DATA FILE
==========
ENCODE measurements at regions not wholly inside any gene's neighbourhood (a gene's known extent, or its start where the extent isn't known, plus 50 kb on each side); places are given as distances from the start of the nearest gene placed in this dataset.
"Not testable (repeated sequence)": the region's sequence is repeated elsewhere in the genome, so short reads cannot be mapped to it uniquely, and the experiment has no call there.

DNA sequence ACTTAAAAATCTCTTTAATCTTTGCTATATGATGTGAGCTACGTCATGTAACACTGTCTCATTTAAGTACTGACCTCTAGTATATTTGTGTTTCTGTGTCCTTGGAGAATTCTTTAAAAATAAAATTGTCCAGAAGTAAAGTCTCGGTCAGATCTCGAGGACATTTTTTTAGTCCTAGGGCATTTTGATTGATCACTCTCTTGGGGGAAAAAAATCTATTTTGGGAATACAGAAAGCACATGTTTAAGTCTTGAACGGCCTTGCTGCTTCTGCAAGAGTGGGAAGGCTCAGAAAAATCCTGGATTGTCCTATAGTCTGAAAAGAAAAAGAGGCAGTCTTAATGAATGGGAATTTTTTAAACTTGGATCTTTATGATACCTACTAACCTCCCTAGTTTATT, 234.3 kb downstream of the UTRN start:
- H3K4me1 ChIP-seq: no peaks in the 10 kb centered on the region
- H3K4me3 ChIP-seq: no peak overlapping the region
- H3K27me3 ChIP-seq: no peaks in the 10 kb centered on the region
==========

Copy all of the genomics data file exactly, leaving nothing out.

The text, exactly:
ENCODE measurements at regions not wholly inside any gene's neighbourhood (a gene's known extent, or its start where the extent isn't known, plus 50 kb on each side); places are given as distances from the start of the nearest gene placed in this dataset.
"Not testable (repeated sequence)": the region's sequence is repeated elsewhere in the genome, so short reads cannot be mapped to it uniquely, and the experiment has no call there.

DNA sequence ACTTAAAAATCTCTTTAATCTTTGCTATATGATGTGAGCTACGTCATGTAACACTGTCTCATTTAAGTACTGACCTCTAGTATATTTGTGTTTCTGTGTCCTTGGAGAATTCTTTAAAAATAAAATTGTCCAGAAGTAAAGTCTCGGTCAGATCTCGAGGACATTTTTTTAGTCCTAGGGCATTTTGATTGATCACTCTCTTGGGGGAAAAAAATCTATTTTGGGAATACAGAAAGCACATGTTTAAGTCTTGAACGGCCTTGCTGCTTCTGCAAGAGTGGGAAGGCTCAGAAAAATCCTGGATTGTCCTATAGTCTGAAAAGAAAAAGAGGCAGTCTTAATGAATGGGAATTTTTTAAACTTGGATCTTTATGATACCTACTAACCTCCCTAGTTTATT, 234.3 kb downstream of the UTRN start:
- H3K4me1 ChIP-seq: no peaks in the 10 kb centered on the region
- H3K4me3 ChIP-seq: no peak overlapping the region
- H3K27me3 ChIP-seq: no peaks in the 10 kb centered on the region